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Do I Need A Website?
(Expanded version of the article, "Web Design for Beginners"
in the January-February '05 SCBWI Bulletin)
by Elizabeth O. Dulemba

     Yes, you need a web site.
     “But I’m not published,” you say?
     You will be. Part of being published is promotion- start now. When the contract comes through, you’ll already have a web presence set up, ready to go, with links to vendors selling your book. You’ll be in the habit of saying, “visit my web site.” The internet creates a clone of you, promoting you, 24-7.
     Another reason a web site is so important is that with the typically slow turnaround times in the children’s publishing industry, you might move or change your phone number while your manuscript is sitting in a slush pile somewhere. Your web address can remain the same. You can even have a consistent e-mail address forwarded to you, wherever you are, through your web site. A web site creates a stable place where people can always get in touch with you.

     Okay, I’ve convinced you. But how do you get a web site?
     Many Internet Service Providers, ISPs — the company you have your e-mail through, offer free web space when you sign up. This may seem like a good way to break in, but these setups typically function in ways that you won’t experience anywhere else in the web building world. Also, the names to these sites can be ridiculously complicated with tildes, slashes, and strange keyboard figures. Move on.
     The alternative is to purchase your domain name. A domain name is the address to a web site or the URL, Uniform Resource Locator. That is: whatever-you-decide.com. To confuse matters, now there’s .net, .org, .tv, .biz, .info, .us, and more. But .com was the original, and it’s the one everybody thinks of first. Want your-initials.com? Chances are, it’s taken. But imagine meeting someone, handing them your card, and saying, “My web site is myname.com.” Even if you don’t plan to create a web site right now, securing that domain name is a good idea.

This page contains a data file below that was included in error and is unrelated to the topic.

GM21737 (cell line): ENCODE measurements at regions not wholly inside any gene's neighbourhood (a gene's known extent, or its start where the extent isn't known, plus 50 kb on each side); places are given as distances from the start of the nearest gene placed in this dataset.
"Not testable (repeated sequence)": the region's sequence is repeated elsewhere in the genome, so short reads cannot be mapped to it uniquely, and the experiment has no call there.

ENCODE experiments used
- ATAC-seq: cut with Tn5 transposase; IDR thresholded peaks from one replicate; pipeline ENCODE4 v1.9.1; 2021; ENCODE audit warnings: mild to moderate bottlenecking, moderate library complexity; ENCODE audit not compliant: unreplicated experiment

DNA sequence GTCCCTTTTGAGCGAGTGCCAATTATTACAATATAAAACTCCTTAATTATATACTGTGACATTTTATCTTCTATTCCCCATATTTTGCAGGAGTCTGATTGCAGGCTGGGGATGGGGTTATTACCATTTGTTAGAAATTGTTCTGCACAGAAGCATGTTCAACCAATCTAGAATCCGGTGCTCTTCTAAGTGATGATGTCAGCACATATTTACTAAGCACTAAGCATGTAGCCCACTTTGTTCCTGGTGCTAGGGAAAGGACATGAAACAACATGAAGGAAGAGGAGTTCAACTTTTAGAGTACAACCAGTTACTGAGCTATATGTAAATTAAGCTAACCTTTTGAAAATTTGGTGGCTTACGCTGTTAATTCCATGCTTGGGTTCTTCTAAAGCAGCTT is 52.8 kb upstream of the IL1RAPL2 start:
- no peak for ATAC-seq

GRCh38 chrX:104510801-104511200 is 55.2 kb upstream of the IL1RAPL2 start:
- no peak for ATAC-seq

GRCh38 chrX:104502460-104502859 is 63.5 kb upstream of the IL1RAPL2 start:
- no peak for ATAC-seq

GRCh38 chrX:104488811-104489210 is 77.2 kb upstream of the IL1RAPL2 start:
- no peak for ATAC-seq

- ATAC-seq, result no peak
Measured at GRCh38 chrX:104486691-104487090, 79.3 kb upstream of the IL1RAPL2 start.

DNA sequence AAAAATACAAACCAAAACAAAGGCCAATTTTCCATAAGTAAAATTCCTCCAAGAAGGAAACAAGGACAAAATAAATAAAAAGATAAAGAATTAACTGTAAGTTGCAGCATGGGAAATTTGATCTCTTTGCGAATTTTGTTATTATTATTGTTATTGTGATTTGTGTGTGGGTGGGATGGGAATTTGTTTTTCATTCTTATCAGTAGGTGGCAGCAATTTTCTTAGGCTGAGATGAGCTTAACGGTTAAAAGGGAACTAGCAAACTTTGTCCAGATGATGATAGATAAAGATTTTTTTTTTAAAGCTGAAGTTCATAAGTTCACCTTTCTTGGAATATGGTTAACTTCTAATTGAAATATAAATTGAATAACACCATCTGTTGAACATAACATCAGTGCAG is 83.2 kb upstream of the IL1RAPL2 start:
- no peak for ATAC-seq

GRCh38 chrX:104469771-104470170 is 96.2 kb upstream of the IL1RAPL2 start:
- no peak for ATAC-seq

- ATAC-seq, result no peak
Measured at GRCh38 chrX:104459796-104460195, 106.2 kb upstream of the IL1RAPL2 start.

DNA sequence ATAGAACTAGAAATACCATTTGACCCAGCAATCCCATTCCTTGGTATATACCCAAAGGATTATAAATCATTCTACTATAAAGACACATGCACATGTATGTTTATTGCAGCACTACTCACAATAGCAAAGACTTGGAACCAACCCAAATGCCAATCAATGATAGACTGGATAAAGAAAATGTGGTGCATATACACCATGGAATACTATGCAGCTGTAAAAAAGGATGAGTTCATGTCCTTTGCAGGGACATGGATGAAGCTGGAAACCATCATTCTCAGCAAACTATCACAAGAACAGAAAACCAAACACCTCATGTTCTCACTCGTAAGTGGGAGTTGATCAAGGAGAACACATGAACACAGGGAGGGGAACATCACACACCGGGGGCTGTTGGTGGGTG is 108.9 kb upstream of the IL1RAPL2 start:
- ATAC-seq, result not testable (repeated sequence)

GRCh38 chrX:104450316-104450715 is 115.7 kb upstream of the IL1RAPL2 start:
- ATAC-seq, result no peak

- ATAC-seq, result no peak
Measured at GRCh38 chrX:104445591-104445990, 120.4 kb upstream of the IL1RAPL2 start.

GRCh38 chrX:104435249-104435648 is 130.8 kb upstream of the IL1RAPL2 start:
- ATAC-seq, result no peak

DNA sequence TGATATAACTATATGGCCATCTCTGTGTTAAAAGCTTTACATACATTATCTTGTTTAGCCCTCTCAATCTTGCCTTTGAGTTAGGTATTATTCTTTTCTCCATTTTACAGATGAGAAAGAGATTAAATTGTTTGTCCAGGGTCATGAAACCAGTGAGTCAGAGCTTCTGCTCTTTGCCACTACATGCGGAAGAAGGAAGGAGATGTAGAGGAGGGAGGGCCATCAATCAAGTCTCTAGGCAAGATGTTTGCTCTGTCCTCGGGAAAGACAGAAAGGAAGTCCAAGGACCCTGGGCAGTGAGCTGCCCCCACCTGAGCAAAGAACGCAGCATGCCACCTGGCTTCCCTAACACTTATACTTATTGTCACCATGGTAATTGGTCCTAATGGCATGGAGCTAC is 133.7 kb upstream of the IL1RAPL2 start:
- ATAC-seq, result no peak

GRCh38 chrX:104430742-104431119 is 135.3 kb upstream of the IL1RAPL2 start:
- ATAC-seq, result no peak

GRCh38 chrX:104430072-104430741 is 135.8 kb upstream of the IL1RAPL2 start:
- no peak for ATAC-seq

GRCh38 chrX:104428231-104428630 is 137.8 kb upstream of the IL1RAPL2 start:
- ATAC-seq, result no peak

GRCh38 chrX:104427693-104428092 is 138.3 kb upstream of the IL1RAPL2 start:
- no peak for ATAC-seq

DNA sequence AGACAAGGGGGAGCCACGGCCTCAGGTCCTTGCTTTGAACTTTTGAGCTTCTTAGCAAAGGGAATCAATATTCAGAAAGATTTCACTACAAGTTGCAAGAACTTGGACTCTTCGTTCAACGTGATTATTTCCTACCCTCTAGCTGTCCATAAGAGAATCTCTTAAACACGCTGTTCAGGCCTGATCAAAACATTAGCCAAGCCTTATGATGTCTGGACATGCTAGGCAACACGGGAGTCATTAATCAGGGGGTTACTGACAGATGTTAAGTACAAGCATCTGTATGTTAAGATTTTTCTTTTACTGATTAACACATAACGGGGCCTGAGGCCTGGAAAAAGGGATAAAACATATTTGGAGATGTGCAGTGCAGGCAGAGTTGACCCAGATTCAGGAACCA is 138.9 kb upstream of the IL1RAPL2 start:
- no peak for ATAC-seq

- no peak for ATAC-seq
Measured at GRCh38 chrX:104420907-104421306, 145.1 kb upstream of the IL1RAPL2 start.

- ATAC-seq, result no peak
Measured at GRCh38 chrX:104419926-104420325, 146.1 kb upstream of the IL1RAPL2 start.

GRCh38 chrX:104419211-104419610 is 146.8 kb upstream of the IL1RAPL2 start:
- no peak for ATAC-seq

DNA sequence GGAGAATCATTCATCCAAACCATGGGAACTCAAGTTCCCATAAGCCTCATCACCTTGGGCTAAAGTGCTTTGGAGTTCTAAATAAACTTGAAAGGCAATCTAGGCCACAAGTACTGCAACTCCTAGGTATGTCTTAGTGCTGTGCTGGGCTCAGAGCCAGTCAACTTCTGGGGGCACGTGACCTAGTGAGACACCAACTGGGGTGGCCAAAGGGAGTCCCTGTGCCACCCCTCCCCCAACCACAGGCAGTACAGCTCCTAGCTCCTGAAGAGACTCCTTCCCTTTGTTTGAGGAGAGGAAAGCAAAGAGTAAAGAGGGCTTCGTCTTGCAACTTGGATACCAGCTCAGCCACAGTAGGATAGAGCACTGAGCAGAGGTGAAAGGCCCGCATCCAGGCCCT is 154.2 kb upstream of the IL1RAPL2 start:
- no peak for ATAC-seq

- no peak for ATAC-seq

If your-name.com isn’t available, try to come up with something simple and easy to spell. Fantasiashazialand.com will fly out of your memory as fast as it does the people you want to visit.

     Are web sites expensive?
     They don’t have to be. You purchase a domain through a web hosting company for $15 a year. That cost can’t be avoided as it is controlled by the all-powerful internet gods, but many web hosting companies offer free web space. In return, they place ads on the web page such as blinking banners and lottery sites. But hey, it’s free.
      The real price of a web site depends on how many bells and whistles you want and how much you are willing to do yourself. The cheapest hosting company I know, http://directnic.com (my hosting company), offers bannerless (no ads) hosting for $15 a year. No, that’s not a typo. They remain that cheap because they don’t support higher programming languages such as cgi and php, the bones behind many bells and whistles.


     So, you’ve got your hosting company and your domain name. Now what?
     For the hands on type, tutorials are aplenty on the web. Htmlgoodies.com is a great one for beginners. Sometimes finding the right answer is knowing the right question - that in itself can be daunting.
     There are three basics you need to understand about how web sites work. A web site starts in a folder on your computer where you keep everything you want to share. It then moves to a folder out in cyberspace where the internet can access all that information you want to share (this is your hosting company). It also requires a way to move that information from your computer to that folder in cyberspace. This is called FTP, or File Transfer Protocol. Two popular FTP programs are: Fetch (for MACs) and Voyager (for PCs). They are inexpensive, around $25, and can be downloaded directly from the web. But there are ways around this, so keep reading.